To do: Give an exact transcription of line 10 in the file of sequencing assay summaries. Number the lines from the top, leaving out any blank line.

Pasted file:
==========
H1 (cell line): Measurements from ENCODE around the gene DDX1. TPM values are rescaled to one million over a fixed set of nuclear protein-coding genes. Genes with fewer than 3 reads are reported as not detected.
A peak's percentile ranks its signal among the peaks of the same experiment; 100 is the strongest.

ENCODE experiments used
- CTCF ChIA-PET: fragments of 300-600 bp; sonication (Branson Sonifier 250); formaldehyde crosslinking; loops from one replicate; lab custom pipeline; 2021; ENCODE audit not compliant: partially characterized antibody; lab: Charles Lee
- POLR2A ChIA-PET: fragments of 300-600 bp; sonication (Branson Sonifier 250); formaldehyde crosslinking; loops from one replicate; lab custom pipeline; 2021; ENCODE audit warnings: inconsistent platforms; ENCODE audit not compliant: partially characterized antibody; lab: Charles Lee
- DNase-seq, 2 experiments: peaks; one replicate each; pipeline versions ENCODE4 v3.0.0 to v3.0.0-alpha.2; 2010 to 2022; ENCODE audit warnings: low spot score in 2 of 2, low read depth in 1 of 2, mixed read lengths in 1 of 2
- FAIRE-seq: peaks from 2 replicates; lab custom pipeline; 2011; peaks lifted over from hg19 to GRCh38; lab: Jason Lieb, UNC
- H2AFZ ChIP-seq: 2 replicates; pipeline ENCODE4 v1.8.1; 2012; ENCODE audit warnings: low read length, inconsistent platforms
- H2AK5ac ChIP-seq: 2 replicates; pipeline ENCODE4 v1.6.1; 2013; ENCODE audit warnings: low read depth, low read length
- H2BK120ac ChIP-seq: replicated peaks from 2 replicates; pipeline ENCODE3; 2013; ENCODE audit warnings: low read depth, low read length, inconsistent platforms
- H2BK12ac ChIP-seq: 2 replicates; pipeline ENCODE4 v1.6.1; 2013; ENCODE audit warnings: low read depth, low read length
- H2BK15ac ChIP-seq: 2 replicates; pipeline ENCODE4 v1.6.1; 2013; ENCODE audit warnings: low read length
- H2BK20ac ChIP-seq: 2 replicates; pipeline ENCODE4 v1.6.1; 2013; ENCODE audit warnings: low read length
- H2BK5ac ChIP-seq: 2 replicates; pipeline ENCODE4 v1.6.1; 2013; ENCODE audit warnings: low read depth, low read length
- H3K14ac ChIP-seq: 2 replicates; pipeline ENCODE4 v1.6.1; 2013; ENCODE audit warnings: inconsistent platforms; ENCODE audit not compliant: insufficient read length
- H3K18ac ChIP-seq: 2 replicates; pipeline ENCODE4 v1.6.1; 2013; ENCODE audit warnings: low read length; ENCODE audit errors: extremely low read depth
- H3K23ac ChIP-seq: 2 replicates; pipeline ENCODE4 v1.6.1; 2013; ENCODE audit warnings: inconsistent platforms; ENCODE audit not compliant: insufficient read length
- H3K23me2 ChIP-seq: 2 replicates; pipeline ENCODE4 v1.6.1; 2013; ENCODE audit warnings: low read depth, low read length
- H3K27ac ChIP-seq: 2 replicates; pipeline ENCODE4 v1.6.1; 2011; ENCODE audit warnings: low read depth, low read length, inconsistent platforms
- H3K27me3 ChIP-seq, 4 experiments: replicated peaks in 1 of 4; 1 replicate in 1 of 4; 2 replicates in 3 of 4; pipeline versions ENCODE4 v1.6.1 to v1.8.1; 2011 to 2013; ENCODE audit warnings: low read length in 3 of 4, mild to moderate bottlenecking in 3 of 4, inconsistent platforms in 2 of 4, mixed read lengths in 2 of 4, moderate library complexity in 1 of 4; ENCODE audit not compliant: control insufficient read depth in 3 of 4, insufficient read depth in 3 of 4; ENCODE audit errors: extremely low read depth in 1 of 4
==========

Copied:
- H2BK120ac ChIP-seq: replicated peaks from 2 replicates; pipeline ENCODE3; 2013; ENCODE audit warnings: low read depth, low read length, inconsistent platforms